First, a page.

Buried In A Good Mix Tape & The Origins of "TAPEHEAD"... 5.10.08

Children of the 80s could easily have been dubbed "The Cassette Generation."

I don't really remember when the "tape" bug sunk its fangs into my consciousness, but I do remember being ridiculously excited when I got my first tape deck. It was a small cassette recorder with a mic port and an FM/AM radio. I'll say I was maybe 10 years old, and heavily into The Monkees at this point. I was also listening to a ton of oldies' radio, inspired by a deep love for Stand By Me and the surge of 50s nostalgia going on at the time. My first tapes were recorded from my Dad's extensive collection of vinyl and from FM radio. Already showing signs of perfectionism regarding these tapes I was slaving over, radio DJs became my enemy. They would constantly break into banter during the last 10 seconds of every track I was recording, leaving me no choice but to abruptly stop the recording. It was around this time where I was learning how to make cuts and I would hawk over my little tape recorder, eagerly anticipating how the songs came out, playing them back, hitting pause and then starting the next song. I was even recording songs from MTV, propping my little tape deck against the television's speaker and hoping no one spoke to me. I was a kid that had no money, so I had to get new music somehow.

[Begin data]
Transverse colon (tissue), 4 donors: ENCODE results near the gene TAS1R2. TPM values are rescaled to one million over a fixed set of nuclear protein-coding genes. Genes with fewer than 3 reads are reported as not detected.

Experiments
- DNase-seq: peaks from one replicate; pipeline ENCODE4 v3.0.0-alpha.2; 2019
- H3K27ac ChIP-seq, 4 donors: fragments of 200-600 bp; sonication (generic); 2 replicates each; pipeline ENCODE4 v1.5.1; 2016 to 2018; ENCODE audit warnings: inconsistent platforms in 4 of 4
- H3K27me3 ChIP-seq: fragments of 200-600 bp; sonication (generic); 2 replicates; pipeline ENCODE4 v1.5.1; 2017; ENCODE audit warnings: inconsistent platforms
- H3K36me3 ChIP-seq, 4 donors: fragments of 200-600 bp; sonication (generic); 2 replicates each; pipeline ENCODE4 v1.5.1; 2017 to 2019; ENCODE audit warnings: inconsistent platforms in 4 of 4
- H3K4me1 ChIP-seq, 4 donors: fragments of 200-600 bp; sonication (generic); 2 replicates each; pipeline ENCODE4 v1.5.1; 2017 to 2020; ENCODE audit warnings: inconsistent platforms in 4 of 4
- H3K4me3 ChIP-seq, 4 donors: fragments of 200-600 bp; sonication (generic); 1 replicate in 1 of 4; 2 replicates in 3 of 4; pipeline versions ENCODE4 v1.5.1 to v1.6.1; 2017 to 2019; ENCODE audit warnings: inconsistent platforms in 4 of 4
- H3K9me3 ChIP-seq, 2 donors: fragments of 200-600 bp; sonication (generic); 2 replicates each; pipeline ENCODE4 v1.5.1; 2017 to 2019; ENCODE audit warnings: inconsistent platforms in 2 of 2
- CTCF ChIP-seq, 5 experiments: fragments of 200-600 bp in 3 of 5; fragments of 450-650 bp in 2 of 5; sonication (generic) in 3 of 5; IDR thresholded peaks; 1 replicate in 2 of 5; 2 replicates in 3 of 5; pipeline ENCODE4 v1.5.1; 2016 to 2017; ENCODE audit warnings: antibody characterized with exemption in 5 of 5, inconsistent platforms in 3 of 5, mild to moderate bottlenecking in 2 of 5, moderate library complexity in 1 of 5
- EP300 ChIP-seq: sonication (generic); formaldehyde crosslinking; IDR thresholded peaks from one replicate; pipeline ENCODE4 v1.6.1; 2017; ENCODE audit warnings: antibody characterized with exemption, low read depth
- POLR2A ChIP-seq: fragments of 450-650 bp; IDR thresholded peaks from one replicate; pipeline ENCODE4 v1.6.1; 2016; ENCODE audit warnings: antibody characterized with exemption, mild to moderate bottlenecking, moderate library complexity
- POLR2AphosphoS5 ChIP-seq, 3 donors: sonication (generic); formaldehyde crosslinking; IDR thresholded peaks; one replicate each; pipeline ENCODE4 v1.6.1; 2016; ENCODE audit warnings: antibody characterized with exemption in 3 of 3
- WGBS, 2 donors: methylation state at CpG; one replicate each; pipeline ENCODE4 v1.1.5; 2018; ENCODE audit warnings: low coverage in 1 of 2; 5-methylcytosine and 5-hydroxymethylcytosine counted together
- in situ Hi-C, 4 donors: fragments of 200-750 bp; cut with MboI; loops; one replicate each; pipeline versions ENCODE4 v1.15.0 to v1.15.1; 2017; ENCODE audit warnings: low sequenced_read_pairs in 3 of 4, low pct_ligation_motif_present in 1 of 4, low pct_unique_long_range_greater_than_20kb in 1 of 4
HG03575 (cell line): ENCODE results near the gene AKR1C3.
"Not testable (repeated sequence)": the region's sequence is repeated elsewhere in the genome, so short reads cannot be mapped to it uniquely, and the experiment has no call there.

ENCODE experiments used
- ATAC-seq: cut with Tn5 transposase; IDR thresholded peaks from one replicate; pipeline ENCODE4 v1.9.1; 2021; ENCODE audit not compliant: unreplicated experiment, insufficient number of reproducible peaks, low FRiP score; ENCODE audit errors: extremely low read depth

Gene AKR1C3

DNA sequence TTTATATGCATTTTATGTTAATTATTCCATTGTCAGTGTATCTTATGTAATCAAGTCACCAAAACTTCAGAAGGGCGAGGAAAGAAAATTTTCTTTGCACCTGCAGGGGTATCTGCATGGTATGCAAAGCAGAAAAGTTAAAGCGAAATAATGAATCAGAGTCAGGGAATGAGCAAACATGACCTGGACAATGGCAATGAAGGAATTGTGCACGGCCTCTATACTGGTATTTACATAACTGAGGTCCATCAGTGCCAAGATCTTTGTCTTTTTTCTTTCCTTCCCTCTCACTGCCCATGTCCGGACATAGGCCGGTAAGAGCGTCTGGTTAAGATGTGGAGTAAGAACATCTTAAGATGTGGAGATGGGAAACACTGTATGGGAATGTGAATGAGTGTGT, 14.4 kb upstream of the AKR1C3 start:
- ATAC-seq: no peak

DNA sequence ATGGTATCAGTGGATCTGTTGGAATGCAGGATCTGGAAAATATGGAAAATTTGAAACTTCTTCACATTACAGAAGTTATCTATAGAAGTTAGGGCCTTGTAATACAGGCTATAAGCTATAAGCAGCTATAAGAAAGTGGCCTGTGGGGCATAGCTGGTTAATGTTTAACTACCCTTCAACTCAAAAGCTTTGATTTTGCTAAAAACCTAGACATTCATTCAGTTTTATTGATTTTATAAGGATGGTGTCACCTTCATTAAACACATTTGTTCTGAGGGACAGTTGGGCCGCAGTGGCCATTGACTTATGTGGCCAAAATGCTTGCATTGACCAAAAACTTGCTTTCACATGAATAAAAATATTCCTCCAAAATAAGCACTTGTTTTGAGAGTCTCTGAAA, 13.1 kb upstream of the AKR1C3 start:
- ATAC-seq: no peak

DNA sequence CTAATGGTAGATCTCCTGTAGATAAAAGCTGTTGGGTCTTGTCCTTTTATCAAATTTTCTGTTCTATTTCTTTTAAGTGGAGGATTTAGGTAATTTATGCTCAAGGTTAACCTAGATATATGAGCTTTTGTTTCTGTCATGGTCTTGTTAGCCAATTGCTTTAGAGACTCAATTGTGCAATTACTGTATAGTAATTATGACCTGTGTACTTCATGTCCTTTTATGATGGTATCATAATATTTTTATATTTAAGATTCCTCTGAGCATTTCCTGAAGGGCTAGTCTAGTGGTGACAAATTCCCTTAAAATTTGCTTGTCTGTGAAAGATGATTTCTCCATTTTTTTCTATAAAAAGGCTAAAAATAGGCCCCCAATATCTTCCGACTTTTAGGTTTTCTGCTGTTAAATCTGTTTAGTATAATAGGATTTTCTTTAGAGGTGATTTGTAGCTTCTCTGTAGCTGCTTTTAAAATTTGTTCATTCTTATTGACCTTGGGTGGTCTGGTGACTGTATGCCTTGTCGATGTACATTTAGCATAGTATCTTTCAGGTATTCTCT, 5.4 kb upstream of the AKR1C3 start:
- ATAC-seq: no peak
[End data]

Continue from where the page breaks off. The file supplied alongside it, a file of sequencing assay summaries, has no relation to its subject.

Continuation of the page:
The reason I refer to myself as a "TAPEHEAD" is that my earliest musical epiphanies emerged from cassettes. I taped my first Beatles albums from vinyl and spent hours listening to them. Zeppelin, Hendrix, Zappa...so much of this music I learned about while taping albums, imperfections, static, scratches and all. And then my first musical purchases were cassettes, though I did buy some vinyl as a child. I remember stepping into Wee Three Records or Wall-To-Wall Sound & Video and flipping through rows of albums, having no money and wondering how I was ever going to own everything I wanted. Up until I was about 16, it was mostly cassettes for me. And the mix tapes never stopped.